Unisys Announces Capacity on Demand—For Intel Servers

Unisys, creator of the first Intel “mainframe,” announced a capacity-on-demand service for the x86 and IA-64 set

Capacity-on-demand is old hat in the RISC/Unix space, but has been almost unheard of in the Intel server segment.

Thanks to Unisys Corp., that’s no longer the case. The same company that for several years has marketed what it calls an “Intel” mainframe—its ES7000 (Intel Xeon- and Itanium-based) and ClearPath (Itanium- and proprietary CMOS-based) systems—last week announced its Real Time Capacity series of servers.

Not surprisingly, Unisys’ RTC servers are based on the venerable ES7000, which turns six years old this year. Like the company’s vanilla ES7000 systems, the new RTC servers can support as many as 32 Xeon or Itanium 2 processors.

Unisys is letting customers choose from among three base packages: A four-way eight-way, and 12-way system, each with four additional locked processors. Unisys says it can also provide alternate RTC configurations, but anticipates these three models should address the needs of most customers.

"We allow the client, on his own, in a self-service manner, to go to his workstation, click an icon, and within 15 minutes he's up to capacity," says Mark Feverston, vice president of platforms for systems and technologies at Unisys. "We're trying to help him to get around the problem of having to buy all of his capacity that he's predicted to need over the next three or four years up front."

Unisys has provided capacity-on-demand in its ClearPath mainframe systems for several years now. As with ClearPath capacity on demand, RTC costs a premium (in this case, about 10 percent) over its vanilla ES7000 brethren.

Unisys appears to have learned a thing or two from its experience with ClearPath capacity on demand. Last year, the high-end computing and services giant announced a new capacity-on-demand service for ClearPath, called “Utilization Sentinel,” which was designed to support an improved “pay-as-you-go” computing model. Pay as you go, of course, is capacity on demand by another name: In either case, customers can dynamically allocate and de-allocate additional capacity as their business needs require.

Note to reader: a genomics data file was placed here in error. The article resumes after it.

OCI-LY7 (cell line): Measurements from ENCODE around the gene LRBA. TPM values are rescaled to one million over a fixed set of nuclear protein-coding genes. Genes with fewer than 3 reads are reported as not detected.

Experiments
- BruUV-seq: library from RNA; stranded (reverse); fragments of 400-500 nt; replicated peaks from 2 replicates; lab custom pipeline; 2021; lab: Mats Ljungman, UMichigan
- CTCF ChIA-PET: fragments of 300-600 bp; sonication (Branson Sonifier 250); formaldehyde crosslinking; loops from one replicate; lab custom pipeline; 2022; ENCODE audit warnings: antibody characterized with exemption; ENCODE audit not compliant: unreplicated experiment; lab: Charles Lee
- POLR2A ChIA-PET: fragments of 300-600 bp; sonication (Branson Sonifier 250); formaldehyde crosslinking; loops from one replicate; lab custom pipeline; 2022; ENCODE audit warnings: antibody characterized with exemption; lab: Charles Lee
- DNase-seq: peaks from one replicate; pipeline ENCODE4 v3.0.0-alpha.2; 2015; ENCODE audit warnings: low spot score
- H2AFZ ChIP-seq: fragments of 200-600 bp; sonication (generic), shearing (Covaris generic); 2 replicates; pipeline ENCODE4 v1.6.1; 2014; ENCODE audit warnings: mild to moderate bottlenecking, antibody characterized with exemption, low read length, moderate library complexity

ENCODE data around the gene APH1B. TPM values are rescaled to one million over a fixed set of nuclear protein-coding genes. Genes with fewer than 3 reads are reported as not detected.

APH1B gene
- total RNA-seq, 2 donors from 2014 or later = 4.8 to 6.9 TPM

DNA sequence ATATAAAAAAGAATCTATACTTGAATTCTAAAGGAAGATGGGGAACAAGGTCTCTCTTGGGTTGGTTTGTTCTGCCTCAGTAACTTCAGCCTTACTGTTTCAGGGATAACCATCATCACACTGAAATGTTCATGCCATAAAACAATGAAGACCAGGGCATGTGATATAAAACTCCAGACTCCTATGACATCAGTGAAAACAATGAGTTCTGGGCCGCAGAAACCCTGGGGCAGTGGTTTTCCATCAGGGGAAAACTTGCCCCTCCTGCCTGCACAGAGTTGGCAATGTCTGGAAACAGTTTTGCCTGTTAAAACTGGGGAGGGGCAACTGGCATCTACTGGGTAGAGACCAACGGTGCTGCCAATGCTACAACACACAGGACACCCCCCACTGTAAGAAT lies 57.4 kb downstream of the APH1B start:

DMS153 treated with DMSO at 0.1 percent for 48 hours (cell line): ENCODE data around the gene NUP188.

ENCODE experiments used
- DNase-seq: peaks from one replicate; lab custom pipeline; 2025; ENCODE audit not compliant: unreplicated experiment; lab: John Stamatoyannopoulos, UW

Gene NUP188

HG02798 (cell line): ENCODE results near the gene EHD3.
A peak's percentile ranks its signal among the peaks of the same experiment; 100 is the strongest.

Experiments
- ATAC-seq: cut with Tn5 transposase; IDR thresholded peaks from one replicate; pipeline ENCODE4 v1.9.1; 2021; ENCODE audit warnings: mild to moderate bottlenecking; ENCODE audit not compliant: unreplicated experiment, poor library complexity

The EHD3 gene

In any event, Utilization Sentinel was developed in response to feedback from users who claimed that, in some cases, unlocking temporary capacity could cost more than a full system upgrade or capacity expansion. “If it costs me $300,000 to upgrade my computer to the next level, and it costs me $10,000 to use the peak load for one day, it would actually be more expensive for me to use the peak-load price because I would need that at least 12 or maybe 15 days a year,” explained Dan Fisher, executive vice-president and CTO with Community First Bankshares, a financial services company, in an interview last year.

With RTC, Unisys appears to have proactively taken such concerns into account. As a result, Unisys officials say, if customers eventually unlock the full capacity of these systems, they’ll end up paying no more than if they had purchased a fully outfitted system to start with. For example, a customer who upgrades an RTC four-way system to an eight-way configuration won’t end up paying any more—even with the original 10 percent premium factored in—than if they had purchased an eight-way server from the get-go.

As with Unisys’ ClearPath mainframe systems, RTC is an on-off capacity on-demand service, such that customers can temporarily unlock dormant capacity to handle seasonal (or unexpected) increases in demand.

This feature—sold in 15-day increments—comes at a price, however: One increment is one quarter of the cost of a permanent upgrade. The upside, however, is that Unisys will permanently unlock the extra processors once a customer uses temporary capacity four times.

ENT Editor-in-Chief Scott Bekker contributed to this report.

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About the Author

Stephen Swoyer is a Nashville, TN-based freelance journalist who writes about technology.